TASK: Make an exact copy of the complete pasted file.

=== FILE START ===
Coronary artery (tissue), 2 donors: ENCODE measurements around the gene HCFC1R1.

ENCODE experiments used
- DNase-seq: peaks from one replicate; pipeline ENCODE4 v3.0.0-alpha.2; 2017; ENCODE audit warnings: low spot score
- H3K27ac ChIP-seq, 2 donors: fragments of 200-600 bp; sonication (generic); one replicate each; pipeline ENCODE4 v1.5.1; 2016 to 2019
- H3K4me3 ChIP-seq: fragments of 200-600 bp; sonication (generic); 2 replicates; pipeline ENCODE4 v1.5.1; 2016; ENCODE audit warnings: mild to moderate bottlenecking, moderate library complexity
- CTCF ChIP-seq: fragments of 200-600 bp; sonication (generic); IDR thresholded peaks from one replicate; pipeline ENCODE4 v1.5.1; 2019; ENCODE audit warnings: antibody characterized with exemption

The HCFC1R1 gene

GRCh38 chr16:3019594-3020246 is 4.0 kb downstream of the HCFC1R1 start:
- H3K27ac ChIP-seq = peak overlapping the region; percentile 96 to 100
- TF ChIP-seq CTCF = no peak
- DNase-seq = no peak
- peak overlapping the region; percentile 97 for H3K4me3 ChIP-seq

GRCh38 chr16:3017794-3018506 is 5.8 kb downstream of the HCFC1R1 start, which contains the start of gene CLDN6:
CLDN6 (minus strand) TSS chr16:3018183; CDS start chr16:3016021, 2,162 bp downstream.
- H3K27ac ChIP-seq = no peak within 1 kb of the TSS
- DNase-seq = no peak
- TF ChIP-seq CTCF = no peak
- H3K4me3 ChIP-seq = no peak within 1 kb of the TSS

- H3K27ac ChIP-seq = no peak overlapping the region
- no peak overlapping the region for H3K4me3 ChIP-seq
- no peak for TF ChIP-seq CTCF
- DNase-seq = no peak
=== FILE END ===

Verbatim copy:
Coronary artery (tissue), 2 donors: ENCODE measurements around the gene HCFC1R1.

ENCODE experiments used
- DNase-seq: peaks from one replicate; pipeline ENCODE4 v3.0.0-alpha.2; 2017; ENCODE audit warnings: low spot score
- H3K27ac ChIP-seq, 2 donors: fragments of 200-600 bp; sonication (generic); one replicate each; pipeline ENCODE4 v1.5.1; 2016 to 2019
- H3K4me3 ChIP-seq: fragments of 200-600 bp; sonication (generic); 2 replicates; pipeline ENCODE4 v1.5.1; 2016; ENCODE audit warnings: mild to moderate bottlenecking, moderate library complexity
- CTCF ChIP-seq: fragments of 200-600 bp; sonication (generic); IDR thresholded peaks from one replicate; pipeline ENCODE4 v1.5.1; 2019; ENCODE audit warnings: antibody characterized with exemption

The HCFC1R1 gene

GRCh38 chr16:3019594-3020246 is 4.0 kb downstream of the HCFC1R1 start:
- H3K27ac ChIP-seq = peak overlapping the region; percentile 96 to 100
- TF ChIP-seq CTCF = no peak
- DNase-seq = no peak
- peak overlapping the region; percentile 97 for H3K4me3 ChIP-seq

GRCh38 chr16:3017794-3018506 is 5.8 kb downstream of the HCFC1R1 start, which contains the start of gene CLDN6:
CLDN6 (minus strand) TSS chr16:3018183; CDS start chr16:3016021, 2,162 bp downstream.
- H3K27ac ChIP-seq = no peak within 1 kb of the TSS
- DNase-seq = no peak
- TF ChIP-seq CTCF = no peak
- H3K4me3 ChIP-seq = no peak within 1 kb of the TSS

- H3K27ac ChIP-seq = no peak overlapping the region
- no peak overlapping the region for H3K4me3 ChIP-seq
- no peak for TF ChIP-seq CTCF
- DNase-seq = no peak